The moment a person begins to ask “What was in those cartoons? Where they racist? Was it a negative portrayal of Muhammad?, etc.”, that person has completely lost the plot.

To ask such question is obscene. People were murdered over cartoons. End or moral analysis.

Did anyone ask if the 200 kidnapped school girls in Nigeria somehow offend the teachings of Boko Haram’s version of Islam? Were they dressed appropriately? Did they speak ill of the prophet?

I hope you get the point.

In the few instances that philosophy and practicality come together, freedom precedes respect. Everyone should be free to say anything they want. The second they finish their statement, we can evaluate it and decide if it merits respect or ridicule. Contrary, religion demands respect for the sake of it. No evaluation or criticism required. In fact, the mere action of evaluation or criticism is an act of disrespect already. This is the problem. The fact that certain kinds of disrespect can be met with murder is the reason why we should ALL take this very seriously.

Now, can a disrespectful statement be is so insulting that I feel compelled to punish or even take the life of a person? It’s obvious that some religious followers would say yes to this. We tend to label them as “radicals”, “fundamentalists” or “extremists”.

The dangerous irony here comes when we ask what defines a fundamentalist or an extremist. These are persons who take all scripture very seriously. As opposed to moderates or secularists who only takes certain parts of scripture seriously while ignoring others.

As a side note, I argue that it’s imperative that followers of all religious faith ignore certain commands in scripture for a moral society to function at all. Can you imagine a society where I have to kill all homosexuals or persons who work on weekends? I’m tired just thinking about it 🙂

The point is that, by definition, those who are the most ardent followers of the faith are the persons most prone to committing atrocities.

Try telling a member of the  Taliban or the Islamic State that they are not true Muslims, tell me how it goes. In much the same way that my Muslim friends tell me that the Taliban are not true Muslims, I guarantee that the Taliban feel exactly the same about my friends.

So where does that leave us?

I’m trying hard to stay on the subject of blasphemy, free speech and religion, so bare with me with for  just a bit longer while I address 2 other important points:

The interpretation argument:

Over and over again, I’m constantly reminded by many Muslims that the Muslims who react to the blasphemy laws with violence are wrongly interpreting their holy book. As I said earlier in this post, you try telling them that. I guarantee that they will feel exactly the same about the “moderates”.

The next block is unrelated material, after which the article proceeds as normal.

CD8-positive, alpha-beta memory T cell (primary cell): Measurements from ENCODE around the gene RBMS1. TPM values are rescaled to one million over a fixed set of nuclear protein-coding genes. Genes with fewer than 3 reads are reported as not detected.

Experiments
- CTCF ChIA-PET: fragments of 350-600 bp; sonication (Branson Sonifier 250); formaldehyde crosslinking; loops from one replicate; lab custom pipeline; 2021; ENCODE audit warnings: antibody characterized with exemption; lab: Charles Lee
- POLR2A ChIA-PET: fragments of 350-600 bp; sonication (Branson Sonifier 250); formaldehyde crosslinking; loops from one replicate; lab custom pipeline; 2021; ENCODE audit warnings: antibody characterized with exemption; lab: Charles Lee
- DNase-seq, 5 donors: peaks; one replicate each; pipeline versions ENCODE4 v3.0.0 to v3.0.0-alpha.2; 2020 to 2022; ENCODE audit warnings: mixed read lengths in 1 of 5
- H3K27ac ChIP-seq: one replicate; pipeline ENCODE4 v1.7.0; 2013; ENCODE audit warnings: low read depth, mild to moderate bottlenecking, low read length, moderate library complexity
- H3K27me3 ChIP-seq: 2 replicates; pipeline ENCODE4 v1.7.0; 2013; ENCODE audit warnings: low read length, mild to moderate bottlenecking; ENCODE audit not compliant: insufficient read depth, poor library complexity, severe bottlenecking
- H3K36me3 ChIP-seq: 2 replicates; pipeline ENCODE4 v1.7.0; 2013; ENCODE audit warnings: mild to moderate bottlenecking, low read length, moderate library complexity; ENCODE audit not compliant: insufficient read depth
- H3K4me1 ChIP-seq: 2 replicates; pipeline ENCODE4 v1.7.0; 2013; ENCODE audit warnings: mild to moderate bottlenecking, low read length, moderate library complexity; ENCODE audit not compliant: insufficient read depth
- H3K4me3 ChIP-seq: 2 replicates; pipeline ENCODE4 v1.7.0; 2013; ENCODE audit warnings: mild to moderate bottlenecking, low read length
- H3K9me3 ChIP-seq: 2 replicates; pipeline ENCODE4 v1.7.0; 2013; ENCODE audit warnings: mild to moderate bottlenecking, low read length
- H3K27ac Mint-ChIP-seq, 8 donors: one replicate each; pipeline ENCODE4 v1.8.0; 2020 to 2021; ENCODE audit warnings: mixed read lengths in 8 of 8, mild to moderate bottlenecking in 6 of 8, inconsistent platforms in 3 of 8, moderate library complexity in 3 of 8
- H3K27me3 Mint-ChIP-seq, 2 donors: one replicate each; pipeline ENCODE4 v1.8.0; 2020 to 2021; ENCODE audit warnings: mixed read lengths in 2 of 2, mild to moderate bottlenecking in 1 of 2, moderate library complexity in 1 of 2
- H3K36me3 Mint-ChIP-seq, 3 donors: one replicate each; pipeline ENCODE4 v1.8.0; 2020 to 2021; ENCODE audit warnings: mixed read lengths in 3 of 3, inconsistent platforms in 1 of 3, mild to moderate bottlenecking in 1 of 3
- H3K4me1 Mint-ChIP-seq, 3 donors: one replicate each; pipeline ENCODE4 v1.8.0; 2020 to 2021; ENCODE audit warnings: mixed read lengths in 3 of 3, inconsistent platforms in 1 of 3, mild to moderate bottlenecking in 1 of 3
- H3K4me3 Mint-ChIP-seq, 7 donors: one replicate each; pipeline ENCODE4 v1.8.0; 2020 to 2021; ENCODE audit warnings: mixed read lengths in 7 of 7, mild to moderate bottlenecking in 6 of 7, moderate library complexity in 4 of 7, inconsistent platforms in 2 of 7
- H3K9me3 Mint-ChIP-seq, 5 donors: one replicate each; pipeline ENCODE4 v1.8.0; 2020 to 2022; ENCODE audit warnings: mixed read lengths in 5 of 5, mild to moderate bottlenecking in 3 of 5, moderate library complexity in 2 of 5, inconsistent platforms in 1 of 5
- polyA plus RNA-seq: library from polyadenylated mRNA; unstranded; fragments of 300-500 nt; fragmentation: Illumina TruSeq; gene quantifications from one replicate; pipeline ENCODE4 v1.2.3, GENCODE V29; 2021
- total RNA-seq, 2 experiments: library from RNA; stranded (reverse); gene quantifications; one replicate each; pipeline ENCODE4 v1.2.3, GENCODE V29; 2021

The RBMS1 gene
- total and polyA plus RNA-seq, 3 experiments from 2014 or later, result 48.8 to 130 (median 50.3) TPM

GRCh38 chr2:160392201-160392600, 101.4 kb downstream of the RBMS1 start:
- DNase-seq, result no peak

This excuse is ridiculous at face value. There’s no way for any one side to prove that their interpretation is correct. Simply look at the Shia/Sunni divide. Which one is right?

The Quran is just is filled with verses of violence as much as it’s filled with verses of love. To be fair, I do not want to single out the Muslim faith. Christians and Jews face the same problem. Their holy books are filled with as much violence as it’s filled with love.

Here’s my point: whether you reacted to a case of blasphemy with violence or indifference, the common denominator is still the holy book. Whether you interpreted God’s word to avenge the blasphemy or ignore it, the murderer and the moderate still read the same book. I would even argue that both read the exact same words, but one ignore it and other took action!

Realize that before a person picks up the holy book, reads it and spends a single brain cell analyzing the verses, the command of death for a certain action was already given. The problem that these non-extremists conveniently forget is that the death commandments are written in their holy books.

The problem is not extremists misinterpreting the verses. The problem is that the commands are already there for anyone to interpret as they wish! The massive religious propaganda that the word of God is prefect and eternal combined with very real social-economic circumstances further exasperates this problem.

Finally, I’ve been asked to say a few words on insults and disrespect in general and how a person should react. As already asked in this article, can a disrespectful statement be is so insulting that I feel compelled to punish or even take the life of a person?